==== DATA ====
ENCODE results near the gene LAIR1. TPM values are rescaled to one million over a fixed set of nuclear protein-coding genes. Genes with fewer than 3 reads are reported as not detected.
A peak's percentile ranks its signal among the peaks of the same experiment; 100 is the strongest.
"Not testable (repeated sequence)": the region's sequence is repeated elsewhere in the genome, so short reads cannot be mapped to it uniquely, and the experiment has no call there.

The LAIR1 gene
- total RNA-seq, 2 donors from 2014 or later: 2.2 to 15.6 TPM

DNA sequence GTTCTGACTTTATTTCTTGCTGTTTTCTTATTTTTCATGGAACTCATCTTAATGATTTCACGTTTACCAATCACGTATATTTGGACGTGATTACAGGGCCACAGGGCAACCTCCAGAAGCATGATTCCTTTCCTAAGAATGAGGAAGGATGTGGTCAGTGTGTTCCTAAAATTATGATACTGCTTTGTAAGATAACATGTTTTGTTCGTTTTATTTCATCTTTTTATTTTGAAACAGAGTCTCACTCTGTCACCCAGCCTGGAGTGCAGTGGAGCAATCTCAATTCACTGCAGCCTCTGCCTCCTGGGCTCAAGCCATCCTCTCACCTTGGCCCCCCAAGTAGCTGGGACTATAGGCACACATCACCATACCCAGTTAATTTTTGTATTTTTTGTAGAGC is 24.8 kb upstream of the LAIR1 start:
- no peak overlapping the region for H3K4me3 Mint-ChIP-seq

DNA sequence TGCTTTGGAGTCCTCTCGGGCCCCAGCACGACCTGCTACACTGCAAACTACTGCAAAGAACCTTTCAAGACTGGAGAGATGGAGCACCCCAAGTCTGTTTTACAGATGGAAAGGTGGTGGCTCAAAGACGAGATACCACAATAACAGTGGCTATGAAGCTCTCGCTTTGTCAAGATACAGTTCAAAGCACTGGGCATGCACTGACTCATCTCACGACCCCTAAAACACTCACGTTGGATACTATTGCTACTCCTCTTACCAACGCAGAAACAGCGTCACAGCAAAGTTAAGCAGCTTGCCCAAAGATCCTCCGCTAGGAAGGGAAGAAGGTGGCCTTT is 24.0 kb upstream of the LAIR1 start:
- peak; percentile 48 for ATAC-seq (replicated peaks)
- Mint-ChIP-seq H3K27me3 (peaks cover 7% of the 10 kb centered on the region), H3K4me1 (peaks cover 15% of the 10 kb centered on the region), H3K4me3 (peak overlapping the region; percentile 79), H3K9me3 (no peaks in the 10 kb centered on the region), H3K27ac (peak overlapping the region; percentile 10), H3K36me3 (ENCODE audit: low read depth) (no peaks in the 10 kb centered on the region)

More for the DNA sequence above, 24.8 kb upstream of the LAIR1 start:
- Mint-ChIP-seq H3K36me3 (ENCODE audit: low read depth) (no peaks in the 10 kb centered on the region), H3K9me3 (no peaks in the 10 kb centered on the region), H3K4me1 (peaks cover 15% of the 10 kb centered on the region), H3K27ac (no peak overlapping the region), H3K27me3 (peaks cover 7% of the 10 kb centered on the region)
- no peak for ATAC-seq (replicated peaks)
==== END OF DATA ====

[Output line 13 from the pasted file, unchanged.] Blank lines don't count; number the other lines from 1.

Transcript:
- no peak for ATAC-seq (replicated peaks)